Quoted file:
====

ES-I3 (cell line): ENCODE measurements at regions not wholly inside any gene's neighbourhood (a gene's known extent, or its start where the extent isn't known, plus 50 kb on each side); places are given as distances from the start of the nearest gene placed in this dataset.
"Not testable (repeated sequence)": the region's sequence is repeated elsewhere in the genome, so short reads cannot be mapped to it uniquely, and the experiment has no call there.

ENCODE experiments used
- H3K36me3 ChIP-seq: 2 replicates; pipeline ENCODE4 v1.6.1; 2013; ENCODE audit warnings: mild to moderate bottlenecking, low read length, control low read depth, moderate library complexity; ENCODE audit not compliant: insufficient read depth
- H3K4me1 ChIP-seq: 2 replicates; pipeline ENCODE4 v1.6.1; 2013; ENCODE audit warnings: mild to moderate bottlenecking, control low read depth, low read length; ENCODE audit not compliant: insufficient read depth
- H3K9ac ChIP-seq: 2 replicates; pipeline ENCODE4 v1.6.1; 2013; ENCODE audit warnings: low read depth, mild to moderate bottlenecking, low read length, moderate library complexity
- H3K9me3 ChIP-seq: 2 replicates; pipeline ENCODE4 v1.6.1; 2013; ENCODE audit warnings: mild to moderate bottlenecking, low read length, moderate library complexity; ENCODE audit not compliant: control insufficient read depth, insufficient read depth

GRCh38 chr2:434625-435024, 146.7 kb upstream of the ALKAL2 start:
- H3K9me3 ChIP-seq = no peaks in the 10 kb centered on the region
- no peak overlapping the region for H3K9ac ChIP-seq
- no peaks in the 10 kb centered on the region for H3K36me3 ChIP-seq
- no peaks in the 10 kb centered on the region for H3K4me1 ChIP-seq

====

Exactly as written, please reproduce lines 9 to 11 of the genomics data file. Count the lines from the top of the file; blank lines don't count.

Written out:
- H3K9me3 ChIP-seq = no peaks in the 10 kb centered on the region
- no peak overlapping the region for H3K9ac ChIP-seq
- no peaks in the 10 kb centered on the region for H3K36me3 ChIP-seq